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Composers' lives - Part I

A Minute with Miles
Mary Noble Ours
SC Public Radio

Here’s a question: Should we really care about the personal lives of the composers we admire? When we don’t know anything about their lives, we certainly don't care. How many of us know a great deal about Monteverdi, or Palestrina? Or even Bach, or Beethoven? What we care about is the music. 

But still, we’re curious, especially about composers whose work has meant a great deal to us, work that has enriched our lives. Through their music they seem to have understood our very hearts and souls, and so even when they’re long dead we have a slightly strange but very human need to try to be close to these people, to feel some sort of personal relationship, and perhaps even to thank them. We also often hope to gain insights into the music itself, the how and why of it. But that’s a tricky business, especially since inner motivation is often only related to specific life experience in ways that are either very tangled or completely hidden.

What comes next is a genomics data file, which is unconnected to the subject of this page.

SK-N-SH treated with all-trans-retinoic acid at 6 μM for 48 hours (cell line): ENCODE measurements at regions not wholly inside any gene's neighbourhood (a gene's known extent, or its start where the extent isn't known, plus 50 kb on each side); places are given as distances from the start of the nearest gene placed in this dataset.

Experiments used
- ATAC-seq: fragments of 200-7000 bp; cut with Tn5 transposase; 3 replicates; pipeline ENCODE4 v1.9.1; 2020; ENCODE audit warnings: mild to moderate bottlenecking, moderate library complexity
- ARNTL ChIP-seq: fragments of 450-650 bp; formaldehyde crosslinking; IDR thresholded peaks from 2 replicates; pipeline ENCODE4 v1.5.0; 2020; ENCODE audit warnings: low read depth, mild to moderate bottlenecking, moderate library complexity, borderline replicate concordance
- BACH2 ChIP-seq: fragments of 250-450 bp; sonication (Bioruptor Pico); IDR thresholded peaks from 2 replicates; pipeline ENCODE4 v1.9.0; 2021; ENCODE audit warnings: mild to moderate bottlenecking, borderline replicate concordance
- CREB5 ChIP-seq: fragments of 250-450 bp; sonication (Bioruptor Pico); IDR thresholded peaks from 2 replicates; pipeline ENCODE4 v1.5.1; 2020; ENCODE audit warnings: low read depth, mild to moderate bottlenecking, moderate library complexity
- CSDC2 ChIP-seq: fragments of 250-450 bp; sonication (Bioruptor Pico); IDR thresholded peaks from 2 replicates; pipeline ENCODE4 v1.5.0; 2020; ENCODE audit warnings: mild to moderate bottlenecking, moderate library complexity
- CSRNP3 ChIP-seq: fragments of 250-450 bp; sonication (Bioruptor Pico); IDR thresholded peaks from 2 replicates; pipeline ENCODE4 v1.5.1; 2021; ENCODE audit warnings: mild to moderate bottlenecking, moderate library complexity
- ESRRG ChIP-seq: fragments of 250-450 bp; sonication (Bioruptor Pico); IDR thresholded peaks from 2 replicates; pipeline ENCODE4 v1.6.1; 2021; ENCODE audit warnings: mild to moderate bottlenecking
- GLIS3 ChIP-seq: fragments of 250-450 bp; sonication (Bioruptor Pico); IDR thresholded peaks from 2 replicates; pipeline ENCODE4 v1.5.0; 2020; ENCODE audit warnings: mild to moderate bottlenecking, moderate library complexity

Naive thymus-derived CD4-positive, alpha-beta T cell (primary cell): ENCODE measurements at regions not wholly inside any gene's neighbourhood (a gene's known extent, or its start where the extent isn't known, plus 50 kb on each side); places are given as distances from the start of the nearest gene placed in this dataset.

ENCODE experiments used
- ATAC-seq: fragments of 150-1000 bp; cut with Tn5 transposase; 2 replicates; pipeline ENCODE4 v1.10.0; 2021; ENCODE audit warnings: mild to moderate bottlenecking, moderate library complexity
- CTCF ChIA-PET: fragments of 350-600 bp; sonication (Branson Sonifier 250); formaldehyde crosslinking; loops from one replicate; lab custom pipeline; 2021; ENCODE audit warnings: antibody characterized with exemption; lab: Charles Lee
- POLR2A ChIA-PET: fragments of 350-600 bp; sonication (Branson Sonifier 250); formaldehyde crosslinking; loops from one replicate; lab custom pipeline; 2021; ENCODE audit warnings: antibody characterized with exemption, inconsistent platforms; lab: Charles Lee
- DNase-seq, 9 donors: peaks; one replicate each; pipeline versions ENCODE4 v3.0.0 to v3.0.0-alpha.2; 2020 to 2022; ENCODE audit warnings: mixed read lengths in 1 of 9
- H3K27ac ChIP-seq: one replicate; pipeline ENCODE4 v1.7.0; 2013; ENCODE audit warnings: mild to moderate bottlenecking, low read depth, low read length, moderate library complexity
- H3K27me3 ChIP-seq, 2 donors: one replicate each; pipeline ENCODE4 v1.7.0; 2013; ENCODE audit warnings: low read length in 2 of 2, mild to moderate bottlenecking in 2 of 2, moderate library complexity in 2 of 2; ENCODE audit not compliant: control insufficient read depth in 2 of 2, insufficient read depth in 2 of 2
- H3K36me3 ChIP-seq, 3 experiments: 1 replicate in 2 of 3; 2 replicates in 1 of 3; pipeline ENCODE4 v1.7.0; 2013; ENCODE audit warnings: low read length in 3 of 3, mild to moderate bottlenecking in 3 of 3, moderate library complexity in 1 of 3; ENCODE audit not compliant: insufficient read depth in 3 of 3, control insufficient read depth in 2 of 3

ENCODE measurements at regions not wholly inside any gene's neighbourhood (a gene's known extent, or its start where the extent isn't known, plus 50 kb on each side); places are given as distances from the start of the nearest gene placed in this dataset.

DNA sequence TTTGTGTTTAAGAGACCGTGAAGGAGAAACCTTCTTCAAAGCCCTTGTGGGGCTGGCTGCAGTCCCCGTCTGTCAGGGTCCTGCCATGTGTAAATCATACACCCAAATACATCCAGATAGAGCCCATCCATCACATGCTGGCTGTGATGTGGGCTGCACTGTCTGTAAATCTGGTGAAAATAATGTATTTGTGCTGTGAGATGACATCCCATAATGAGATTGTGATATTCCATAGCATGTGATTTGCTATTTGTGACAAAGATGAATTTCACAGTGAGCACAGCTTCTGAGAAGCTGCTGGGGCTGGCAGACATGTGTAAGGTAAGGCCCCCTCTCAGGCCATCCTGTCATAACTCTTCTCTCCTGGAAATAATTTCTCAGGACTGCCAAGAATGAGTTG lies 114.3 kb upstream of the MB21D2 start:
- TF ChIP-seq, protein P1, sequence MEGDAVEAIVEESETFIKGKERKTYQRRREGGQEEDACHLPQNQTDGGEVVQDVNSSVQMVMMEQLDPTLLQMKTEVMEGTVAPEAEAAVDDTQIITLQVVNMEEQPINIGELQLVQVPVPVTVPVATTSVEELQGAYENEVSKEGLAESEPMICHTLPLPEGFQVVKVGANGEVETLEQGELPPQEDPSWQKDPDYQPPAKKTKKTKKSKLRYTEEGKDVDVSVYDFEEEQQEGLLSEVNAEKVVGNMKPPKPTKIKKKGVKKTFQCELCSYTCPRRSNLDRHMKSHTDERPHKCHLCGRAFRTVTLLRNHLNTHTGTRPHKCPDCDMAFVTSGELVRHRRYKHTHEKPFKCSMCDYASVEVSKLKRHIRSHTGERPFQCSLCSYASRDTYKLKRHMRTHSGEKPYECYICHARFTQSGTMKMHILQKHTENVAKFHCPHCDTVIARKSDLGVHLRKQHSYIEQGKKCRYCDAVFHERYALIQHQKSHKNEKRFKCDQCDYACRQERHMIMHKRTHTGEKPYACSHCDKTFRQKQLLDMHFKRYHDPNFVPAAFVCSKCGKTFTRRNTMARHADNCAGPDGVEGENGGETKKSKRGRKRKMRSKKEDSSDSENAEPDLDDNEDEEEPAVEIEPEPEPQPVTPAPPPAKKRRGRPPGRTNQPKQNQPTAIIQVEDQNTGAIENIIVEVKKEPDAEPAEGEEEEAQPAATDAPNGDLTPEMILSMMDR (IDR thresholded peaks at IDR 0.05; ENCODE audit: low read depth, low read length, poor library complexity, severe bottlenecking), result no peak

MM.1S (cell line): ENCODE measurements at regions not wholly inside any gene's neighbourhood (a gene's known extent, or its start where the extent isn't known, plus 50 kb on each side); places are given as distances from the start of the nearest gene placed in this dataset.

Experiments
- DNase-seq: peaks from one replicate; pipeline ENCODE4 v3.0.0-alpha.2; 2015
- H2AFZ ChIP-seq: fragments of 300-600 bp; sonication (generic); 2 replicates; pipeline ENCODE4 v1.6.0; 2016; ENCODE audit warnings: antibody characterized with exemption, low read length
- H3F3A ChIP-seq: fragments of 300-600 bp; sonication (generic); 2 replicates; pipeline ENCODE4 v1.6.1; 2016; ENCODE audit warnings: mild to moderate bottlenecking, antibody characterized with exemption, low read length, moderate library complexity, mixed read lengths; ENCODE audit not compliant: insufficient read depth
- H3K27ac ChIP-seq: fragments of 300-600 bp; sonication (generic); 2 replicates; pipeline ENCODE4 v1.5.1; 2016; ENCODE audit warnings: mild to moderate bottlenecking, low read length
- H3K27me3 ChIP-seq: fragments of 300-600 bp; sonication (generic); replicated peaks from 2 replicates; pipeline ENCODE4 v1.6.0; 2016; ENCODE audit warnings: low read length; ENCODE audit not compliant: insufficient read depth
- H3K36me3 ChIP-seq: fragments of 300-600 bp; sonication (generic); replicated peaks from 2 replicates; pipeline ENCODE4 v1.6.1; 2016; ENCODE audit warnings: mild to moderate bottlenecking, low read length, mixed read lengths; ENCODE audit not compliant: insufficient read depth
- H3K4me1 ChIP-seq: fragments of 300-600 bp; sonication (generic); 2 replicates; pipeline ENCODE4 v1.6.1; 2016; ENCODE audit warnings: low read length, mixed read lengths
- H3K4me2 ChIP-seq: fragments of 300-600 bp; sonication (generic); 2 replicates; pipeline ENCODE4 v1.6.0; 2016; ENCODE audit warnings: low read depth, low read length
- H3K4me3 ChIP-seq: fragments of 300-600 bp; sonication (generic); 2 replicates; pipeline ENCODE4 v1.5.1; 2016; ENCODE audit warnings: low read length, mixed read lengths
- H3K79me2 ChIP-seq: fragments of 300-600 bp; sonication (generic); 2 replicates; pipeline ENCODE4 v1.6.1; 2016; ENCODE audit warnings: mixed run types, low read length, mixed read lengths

A Minute with Miles is a production of South Carolina Public Radio, made possible by the J.M. Smith Corporation.

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Miles Hoffman is the founder and violist of the American Chamber Players, with whom he regularly tours the United States, and the Virginia I. Norman Distinguished Visiting Professor of Chamber Music at the Schwob School of Music, in Columbus, Georgia. He has appeared as viola soloist with orchestras across the country, and his solo performances on YouTube have received well over 700,000 views.